As late as 1925 an elderly community of Irish speakers in Omeath held the work of 17th- and 18th-century poets – Séamus Dall Mac Cuarta, Peadar Ó Doirnín and Art Mac Cumhaigh, among others – as part of their living repertoire. Yet the artistic region in which they lived disappeared like an Atlantis of the amhrán beneath waves of English. That Anglicisation was helped in no small measure, she says, by the Catholic Church’s hostility towards the language.

Ní Uallacháin speaks fluently and passionately about charting the landscape anew. “I felt there was a serious neglect of the traditions that were part of the area where I live . . . . With the loss of the language there was a collective memory loss in the community. People weren’t aware of the wealth of tradition and song and story incorporated in the language which had been the language of the community 100 years previously.”

As she has family ties in Cos Armagh and Louth – and lives in Mullaghbawn, in Co Armagh – she is able to give a unique insight into the area. Her book is an impressive piece of scholarship, containing an introduction to the area, 54 songs, their translations by Ní Uallacháin, original music to accompany them and pen portraits of the singers and the collectors who walked the highways and byways in search of material.

Ní Uallacháin refers to them as carriers of song, “ordinary men and women with extraordinary gifts”. She says: “I felt that the work of the collectors – who were both Catholic and Protestant – was completely unknown and that their work lay in archives, forgotten.” She wrote the book in English, so the story “should be known to those who wish to access it”.

Ní Uallacháin’s story of Oriel has three chapters so far: the first was the release of 14 local songs as a Gael-Linn CD, An Dealg Óir (The Golden Thorn); the second is the book’s publication; and the third will be her recording of all 54 songs, so they will never again fade from memory. She speaks of the loving intimacy of transmitting song; she learned verses from her late father, Pádraig, as he had learned them from an earlier generation.

That passion was to sustain her during arduous archive work. She gave up a well-paid job as a teacher and is dependent on a fellowship from the Community Relations Council in Belfast and a major arts award from the Arts Council of Northern Ireland to complete her task.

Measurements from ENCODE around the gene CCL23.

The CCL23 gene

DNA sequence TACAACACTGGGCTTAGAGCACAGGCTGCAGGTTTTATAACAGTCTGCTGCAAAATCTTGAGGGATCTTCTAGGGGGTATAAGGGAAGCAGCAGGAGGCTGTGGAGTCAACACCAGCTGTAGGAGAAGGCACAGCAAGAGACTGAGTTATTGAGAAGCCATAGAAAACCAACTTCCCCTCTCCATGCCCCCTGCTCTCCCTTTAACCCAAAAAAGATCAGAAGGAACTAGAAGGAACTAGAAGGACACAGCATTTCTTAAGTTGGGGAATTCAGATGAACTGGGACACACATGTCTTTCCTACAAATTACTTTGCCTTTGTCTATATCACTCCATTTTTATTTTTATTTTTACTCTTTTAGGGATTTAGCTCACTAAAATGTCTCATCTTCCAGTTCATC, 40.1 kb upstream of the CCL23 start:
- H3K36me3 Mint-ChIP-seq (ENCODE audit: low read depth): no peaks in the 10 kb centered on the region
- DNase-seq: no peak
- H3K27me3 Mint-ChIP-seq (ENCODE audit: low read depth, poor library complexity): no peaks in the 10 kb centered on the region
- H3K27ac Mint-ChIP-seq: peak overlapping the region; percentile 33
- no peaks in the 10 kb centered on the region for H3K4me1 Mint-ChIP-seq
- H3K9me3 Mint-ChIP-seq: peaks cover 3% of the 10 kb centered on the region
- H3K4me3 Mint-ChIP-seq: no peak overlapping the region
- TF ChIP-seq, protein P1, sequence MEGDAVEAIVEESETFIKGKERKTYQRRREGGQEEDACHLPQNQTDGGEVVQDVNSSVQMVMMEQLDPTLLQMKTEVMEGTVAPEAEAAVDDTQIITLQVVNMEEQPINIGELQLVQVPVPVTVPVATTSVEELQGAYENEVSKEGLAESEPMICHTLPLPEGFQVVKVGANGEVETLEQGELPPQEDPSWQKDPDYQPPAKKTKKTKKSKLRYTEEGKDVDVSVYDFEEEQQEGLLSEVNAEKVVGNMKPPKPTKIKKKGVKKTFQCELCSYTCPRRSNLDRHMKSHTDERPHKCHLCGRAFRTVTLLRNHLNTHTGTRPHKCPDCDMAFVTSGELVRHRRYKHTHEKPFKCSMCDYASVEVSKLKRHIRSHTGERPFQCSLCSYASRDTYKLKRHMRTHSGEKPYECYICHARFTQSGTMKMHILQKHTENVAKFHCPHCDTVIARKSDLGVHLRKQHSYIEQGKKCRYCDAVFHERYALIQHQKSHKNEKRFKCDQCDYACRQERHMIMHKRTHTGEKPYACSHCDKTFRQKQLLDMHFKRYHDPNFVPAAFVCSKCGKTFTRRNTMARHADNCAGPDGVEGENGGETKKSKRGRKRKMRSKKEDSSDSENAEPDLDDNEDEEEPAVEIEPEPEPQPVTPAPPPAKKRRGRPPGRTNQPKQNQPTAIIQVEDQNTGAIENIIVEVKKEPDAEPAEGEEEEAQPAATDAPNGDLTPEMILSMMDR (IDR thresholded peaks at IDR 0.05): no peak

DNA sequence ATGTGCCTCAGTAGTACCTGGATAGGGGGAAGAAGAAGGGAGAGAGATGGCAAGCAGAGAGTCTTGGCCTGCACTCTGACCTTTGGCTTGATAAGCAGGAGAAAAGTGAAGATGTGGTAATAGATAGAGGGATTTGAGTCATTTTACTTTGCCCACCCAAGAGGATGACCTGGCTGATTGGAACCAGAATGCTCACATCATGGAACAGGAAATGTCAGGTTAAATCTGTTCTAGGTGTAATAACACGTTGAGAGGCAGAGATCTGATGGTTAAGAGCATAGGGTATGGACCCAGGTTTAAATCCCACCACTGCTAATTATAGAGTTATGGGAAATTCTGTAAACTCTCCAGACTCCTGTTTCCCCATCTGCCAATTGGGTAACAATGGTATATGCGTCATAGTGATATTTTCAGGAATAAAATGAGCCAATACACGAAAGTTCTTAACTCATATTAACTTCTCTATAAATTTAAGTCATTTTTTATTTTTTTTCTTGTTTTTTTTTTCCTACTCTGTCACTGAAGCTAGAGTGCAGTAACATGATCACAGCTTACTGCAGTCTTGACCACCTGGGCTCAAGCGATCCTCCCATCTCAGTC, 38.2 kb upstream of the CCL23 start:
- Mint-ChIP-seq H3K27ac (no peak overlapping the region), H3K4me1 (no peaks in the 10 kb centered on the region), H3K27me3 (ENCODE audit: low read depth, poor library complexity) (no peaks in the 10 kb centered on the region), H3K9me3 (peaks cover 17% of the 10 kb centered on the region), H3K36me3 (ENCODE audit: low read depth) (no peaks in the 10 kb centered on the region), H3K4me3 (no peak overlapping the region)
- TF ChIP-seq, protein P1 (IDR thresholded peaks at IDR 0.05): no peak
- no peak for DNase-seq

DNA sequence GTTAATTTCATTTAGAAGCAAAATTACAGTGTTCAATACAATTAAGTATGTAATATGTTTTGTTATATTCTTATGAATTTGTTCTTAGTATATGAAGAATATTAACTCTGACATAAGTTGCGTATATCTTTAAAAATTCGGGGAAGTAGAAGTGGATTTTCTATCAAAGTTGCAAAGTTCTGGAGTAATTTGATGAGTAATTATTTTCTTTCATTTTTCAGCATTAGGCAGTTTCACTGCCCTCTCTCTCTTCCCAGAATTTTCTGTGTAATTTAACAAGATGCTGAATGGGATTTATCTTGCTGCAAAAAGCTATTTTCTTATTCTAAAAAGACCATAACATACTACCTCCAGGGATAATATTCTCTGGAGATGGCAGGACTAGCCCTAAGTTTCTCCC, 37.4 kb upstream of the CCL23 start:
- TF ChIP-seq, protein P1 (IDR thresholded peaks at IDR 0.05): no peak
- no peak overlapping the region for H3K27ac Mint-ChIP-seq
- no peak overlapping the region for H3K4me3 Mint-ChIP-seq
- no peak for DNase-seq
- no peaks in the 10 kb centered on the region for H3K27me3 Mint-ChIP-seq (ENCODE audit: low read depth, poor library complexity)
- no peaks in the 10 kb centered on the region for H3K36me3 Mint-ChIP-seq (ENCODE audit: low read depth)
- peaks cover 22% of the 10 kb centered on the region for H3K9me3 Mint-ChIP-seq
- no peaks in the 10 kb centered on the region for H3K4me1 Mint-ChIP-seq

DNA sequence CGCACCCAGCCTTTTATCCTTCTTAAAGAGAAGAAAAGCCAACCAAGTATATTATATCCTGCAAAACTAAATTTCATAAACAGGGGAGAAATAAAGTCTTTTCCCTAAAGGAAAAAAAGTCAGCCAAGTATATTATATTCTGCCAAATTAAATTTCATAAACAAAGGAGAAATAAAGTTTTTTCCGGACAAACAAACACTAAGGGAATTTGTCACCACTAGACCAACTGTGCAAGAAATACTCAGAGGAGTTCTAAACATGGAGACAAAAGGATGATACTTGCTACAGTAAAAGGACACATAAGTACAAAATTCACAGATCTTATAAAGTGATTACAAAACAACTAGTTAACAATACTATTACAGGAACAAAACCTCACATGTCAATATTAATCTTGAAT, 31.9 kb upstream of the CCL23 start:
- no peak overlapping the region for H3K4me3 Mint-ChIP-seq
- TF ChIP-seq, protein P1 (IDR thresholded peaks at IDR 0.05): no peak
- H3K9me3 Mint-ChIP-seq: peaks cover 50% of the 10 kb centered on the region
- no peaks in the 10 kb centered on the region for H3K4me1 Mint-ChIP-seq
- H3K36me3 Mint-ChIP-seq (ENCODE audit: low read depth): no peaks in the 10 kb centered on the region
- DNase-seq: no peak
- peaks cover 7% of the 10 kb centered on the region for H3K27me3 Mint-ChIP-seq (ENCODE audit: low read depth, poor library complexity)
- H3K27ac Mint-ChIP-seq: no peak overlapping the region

Her priority was “to remarry the songs with their respective airs, so that the songs could be sung again as part of the oral tradition”. Most of the songs had no written music. “There is a major severance in the tradition – not just fragmentation but severance – of memory and the passing on of the oral tradition, when the language died. It was a casual entrance into the world of music acquired by osmosis: people sang songs; people told stories; people knew the place names; the place name told a story in itself. It was an amazing memory loss. The book is reminding people who we are.”

She came across old photographs, many of them reproduced in the book, among her family papers. “The faces were begging me to tell the story. I was able to connect the photographs with the names of people who sang the songs. It was very moving when the people began to come to life. They weren’t just songs on paper; they were songs that people sang – and, of course, songs are the heart and soul of the people.”

Yet this is not a work of archeology but a re-sowing. Tá ‘na Lá, “the last known song to have been heard sung in native Armagh Irish”, has been taught at a Gaelscoil in Monaghan. “That gave me great encouragement,” says Ní Uallacháin.

The collapse of Irish was a communal impoverishment. The singers and storytellers didn’t pass on their art to their children “because there was such a great fear and threat surrounding the Irish language”, she says. “On the one hand you had a parent who had 1,000 lines of rich, colourful poetry from the poets of the area and a son or daughter who could hardly speak English or Irish, never mind sing or recite poetry. That was frightening.”

Equally frightening, she argues, is Ireland’s continued neglect of research on its songs and folklore. There is enough material on Oriel alone in the archives of the Folklore Commission to fill two or three PhDs, she says.

“I was travelling through Tipperary when I saw a sign for Ardagh. I thought of the Ardagh chalice and the value of the Ardagh chalice and the beauty of the Ardagh chalice and if anything were to happen to the Ardagh chalice what an uproar there would be about it – and rightly so. I thought that all I have done is lifted the equivalent of another Ardagh chalice from beneath stones and dust and polished it up and said to people around me: ‘This is our Ardagh chalice.’